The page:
Westport is decked out in purple, for Alzheimer’s and Brain Awareness Week. Through Saturday, Tavern on Main features a violet gin cocktail; LaRouge by Aarti handmade chocolates is donating 10% of sales of purple hand-painted chocolates to Alzheimer’s Connecticut, and Spotted Horse will donate 20% of sales on Thursday, while featuring a specialty Purple People Eater cocktail.
It’s not New Orleans, where music follows you from restaurants and clubs all the way down the street.
And it’s not Italy, where strolling musicians entertain you as you dine.
But every couple of months, Westport comes close.
That’s when the Westport Weston Chamber of Commerce sponsors the unique 3-part “Supper and Soul” series. A $75 ticket covers a 3-course meal at one of 5 downtown restaurants; a concert at Seabury Center, and happy hour pricing for post-concert drinks at any of those 5 places.
The first “Supper and Soul” took place in January. It was a cold night, but the enthusiastic crowd was warmed by the concept, the restaurant hosts and the music.
The next “Supper and Soul” is Saturday, April 28. The headliner is Vanessa Collier, a blues performer known for her charm, passion, soulful voice and searing sax solos.
For the past year Vanessa has toured Europe as a featured artist with Ruf’s Blues Caravan, and North America with her 5-piece band.
The 5 restaurants are 190 Main, Amis, Rothbard Ale + Larder, Spotted Horse and Tavern on Main. Each is an easy walk from Seabury Center.
Dinner begins at 6 p.m. The concert follows at 8.
Tickets are bought online through the Chamber; reservations follow, on a first-come, first-served basis (also through the Chamber). Drinks and tips are not included in the ticket price.
On the one hand, Westport teenagers always complain “there’s nothing to do here!”
On the other hand, they love to eat.
In an effort to convince hungry kids that there are things to do in Westport — like, go to a variety of local restaurants — the Youth Commission has created a Student Discount Partnership.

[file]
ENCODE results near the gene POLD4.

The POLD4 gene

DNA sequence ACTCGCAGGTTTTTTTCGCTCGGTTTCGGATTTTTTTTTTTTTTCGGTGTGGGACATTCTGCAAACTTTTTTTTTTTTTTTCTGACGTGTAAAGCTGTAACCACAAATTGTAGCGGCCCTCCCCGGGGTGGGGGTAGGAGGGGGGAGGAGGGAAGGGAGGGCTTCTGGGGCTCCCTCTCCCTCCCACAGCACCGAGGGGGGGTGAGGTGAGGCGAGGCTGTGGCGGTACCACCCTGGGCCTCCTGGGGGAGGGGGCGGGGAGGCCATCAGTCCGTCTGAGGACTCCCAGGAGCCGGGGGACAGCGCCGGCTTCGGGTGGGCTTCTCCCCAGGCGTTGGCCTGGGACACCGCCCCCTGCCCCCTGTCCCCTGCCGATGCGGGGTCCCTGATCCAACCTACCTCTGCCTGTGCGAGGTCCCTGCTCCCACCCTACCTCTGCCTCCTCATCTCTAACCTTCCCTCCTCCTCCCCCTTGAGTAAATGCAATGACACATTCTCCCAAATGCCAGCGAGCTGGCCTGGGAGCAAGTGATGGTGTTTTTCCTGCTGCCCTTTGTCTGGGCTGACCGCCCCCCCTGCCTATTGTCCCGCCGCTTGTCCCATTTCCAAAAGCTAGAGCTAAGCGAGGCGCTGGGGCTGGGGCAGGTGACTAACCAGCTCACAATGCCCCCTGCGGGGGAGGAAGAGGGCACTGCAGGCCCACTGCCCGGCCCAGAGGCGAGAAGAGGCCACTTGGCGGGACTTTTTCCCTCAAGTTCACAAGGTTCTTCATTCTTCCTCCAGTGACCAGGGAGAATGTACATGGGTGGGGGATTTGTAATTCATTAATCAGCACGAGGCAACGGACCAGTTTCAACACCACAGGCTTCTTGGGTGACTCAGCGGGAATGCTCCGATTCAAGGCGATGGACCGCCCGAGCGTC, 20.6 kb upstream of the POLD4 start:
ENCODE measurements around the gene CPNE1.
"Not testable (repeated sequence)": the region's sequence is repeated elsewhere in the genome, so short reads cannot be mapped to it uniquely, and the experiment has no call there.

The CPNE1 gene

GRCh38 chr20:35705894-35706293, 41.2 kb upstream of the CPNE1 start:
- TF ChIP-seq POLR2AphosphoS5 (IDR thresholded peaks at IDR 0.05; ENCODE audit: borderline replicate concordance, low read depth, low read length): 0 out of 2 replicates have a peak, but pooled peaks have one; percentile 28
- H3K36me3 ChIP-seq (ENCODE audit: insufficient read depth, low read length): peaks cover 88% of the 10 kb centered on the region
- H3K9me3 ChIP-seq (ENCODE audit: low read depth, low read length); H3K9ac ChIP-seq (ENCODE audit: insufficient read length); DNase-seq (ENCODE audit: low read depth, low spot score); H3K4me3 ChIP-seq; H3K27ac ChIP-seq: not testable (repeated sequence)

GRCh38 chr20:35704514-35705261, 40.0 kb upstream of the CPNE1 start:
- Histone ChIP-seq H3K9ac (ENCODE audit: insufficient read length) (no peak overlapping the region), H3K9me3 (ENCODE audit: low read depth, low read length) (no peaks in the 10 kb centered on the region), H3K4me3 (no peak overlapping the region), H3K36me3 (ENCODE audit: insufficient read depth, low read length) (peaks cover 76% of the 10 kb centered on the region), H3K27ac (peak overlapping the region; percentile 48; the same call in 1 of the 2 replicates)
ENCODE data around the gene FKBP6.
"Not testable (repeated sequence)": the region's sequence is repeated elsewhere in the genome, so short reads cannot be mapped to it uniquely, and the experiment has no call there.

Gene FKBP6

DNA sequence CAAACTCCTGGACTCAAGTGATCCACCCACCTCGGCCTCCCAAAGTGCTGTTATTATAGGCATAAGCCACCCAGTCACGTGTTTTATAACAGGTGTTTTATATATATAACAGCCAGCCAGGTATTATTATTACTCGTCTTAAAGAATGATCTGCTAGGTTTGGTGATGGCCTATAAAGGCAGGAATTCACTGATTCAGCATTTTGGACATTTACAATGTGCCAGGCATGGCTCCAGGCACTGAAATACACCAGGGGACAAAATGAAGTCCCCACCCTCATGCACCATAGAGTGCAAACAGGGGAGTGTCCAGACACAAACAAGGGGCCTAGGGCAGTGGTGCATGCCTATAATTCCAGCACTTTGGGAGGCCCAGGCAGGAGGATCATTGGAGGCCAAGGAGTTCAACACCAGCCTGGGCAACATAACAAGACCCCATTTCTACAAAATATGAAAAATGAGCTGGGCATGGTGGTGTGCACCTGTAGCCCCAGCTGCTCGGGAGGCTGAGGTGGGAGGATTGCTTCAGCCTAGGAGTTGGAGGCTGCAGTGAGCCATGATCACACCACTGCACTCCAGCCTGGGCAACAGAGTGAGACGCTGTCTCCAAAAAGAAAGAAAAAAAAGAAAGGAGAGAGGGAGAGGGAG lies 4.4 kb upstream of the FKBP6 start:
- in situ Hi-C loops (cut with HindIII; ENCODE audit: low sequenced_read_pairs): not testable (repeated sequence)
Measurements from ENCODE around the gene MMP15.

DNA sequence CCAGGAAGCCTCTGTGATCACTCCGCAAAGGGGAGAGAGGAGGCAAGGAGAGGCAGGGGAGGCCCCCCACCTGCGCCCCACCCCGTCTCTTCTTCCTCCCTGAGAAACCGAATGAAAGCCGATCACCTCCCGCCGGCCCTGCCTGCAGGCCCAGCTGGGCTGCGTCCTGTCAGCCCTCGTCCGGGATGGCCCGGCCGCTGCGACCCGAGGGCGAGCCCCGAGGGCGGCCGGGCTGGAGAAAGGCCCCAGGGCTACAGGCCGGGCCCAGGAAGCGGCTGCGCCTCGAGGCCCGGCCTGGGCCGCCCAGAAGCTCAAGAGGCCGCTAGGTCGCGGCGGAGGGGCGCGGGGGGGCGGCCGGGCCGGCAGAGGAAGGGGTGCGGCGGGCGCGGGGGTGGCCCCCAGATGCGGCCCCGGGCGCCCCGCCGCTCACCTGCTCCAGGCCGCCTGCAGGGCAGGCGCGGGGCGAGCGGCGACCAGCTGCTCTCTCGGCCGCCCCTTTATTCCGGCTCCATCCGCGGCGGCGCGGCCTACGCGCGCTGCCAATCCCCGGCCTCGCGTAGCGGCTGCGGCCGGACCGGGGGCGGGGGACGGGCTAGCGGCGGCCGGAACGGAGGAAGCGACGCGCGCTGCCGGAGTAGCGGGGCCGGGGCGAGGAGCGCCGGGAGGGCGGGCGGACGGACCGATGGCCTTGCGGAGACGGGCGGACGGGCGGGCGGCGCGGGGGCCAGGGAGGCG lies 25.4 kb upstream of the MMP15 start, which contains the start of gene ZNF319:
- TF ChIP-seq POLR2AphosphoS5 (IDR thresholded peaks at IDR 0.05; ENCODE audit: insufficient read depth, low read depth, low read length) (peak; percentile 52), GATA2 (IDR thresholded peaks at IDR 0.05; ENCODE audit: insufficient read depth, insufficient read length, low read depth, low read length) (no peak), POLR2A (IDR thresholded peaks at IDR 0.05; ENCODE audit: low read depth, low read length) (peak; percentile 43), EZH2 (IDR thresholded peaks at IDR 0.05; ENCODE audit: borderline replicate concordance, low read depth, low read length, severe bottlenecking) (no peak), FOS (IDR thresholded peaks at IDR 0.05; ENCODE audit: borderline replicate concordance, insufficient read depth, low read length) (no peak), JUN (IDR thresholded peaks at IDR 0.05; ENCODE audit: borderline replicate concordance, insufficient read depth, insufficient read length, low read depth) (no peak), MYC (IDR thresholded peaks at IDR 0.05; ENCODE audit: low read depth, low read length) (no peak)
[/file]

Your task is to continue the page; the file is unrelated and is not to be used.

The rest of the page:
Working with the Downtown Merchants Association and Chamber of Commerce, commission members have signed nearly 30 restaurants (and 2 businesses: Suited.co and Lux Bond & Green). They offer 10% off for Staples, Weston High and Greens Farms Academy students presenting a school ID. Only 2 places said no.
Participating locations sport a sticker. The eye-catching Minuteman design was created by Staples senior Julia Schorr. Baker Graphics printed 70, for free.
The program began just a couple of weeks ago, with low-key publicity. But participation — and feedback — has been great. Oscar’s, for example, has seen a definite bump in business, from groups of teens.
Oscar’s owner Lee Papageorge gives thumb’s-up to the Youth Commission’s Student Discount Partnership.
A girl reported that she and her friends had a great time at Spotted Horse. They gave everyone a discount, even though a couple of kids forgot their student IDs.
Outside Spotted Horse, with student IDs from Staples, Weston and Greens Farms Academy.
“We wanted to concentrate on home-owned places, where kids could have an impact,” says Youth Commission member Reece Schachne, discussing why members selected restaurants instead of chain stores.
Publicity has come mainly through Instagram (“wycstudentdiscounts” is the handle). Youth Commission co-chair Kyle Ratner is helping coordinate an official launch this week, with announcements on the “Good Morning Staples” TV show, a story in the school newspaper Inklings, and the website westportyouthcommission.org (launching February 9).
You’re probably wondering: Why do Westport students need a discount for anything?
Lower prices are not the main aim, Reece and Kyle say. It’s more about making sure teenagers know they have plenty of things to do, and many places to do it, all around Westport.
Especially if it involves food.
(For more information, click here. Participants in the program include 323, Acqua, Angelina’s, Arezzo, Bartaco, Black Duck, Blue Lemon, Border Grill, Da Pietro’s, Finalmente, Freshii, Garelick & Herbs, Jeera Little Thai Kitchen, Joe’s Pizza, Lux Bond & Green, Mumbai Times, Oscar’s, Planet Pizza, Rizzuto’s, Señor Salsa, SoNo Baking Company, Spotted Horse, Suited.Co, Sweet Frog, The Boathouse, Tutti’s, Villa del Sol, Viva Zapata and Westport Pizzeria. Any restaurant or business interested in joining the program should email email@example.com or firstname.lastname@example.org)
Not to be outdone by the recent Saugatuck Center redevelopment, downtown is perking up too.
Freshii — offering healthy salads, wraps, burritos and rice bowls — just opened next to Starbucks, in the Parker Harding lot.
And Starbucks itself will soon face competition. Java Coffee & Cafe — offering the “highest quality, custom roasted free trade and/or certified organic” joe; all-natural loose leaf teas and tisanes; a breakfast menu (with 9 varieties of muffins!) and lunches like salads — is taking shape on Church Lane.
Java Coffee & Cafe (Photo/JP Vellotti)